Самостоятельность и агентность школьников – различение: 9 тезисов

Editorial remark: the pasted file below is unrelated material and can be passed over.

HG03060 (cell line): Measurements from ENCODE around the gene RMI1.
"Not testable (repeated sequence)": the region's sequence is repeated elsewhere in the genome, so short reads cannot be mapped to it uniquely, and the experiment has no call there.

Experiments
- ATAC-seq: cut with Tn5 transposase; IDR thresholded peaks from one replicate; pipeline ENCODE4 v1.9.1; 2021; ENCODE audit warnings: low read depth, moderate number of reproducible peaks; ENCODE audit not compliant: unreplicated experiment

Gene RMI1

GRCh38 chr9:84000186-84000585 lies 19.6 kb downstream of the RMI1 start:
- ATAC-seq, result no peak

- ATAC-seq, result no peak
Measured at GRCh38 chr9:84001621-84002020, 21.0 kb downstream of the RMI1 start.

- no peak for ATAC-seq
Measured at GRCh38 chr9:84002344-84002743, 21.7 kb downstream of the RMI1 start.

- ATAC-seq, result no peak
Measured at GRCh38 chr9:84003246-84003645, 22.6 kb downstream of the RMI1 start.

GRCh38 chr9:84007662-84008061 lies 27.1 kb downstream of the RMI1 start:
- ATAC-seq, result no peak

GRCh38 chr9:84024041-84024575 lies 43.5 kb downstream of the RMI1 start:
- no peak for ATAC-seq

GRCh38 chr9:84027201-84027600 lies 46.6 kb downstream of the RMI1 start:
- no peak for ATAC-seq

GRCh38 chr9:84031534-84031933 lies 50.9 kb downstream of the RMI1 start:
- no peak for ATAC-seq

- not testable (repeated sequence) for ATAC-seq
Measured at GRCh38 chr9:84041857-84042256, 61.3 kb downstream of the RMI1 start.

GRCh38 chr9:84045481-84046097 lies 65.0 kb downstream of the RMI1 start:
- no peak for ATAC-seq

The article explores the conceptual difference between the notions of "autonomy" and "agency" in relation to students' learning outcomes. These concepts are often used as synonyms. We argue that distinguishing between them is more productive for practical pedagogy. Unfolding the essence of agentive action in 9 theoretical theses based on sociological and psychological approaches, we trace its prerequisites and outline the forks where agency and autonomy diverge. Agency implies a desire for change based on a consciously constructed identity and values. Independence focuses on achieving mastery within existing roles and social norms. In a social sense, in the continuity/change pair, independence aims at continuity, while agency aims at change. Distinguishing these concepts will help consciously design learning situations and set realistic learning outcomes. However, can agency be a realistic measurable learning outcome in the conventional sense? Probably not, since it is tied to identity and personal attitudes towards social situations, and will therefore be very individual. Autonomy as an learning outcome is simpler, because ultimately it requires comparing the student's skills to those of an adult. The key factor differentiating autonomy and agency is the nature of the individual's identity - its orientation towards reproducing the existing or towards individual search and change. Overall, the paper makes a conceptual contribution by differentiating the terms agency and autonomy in education.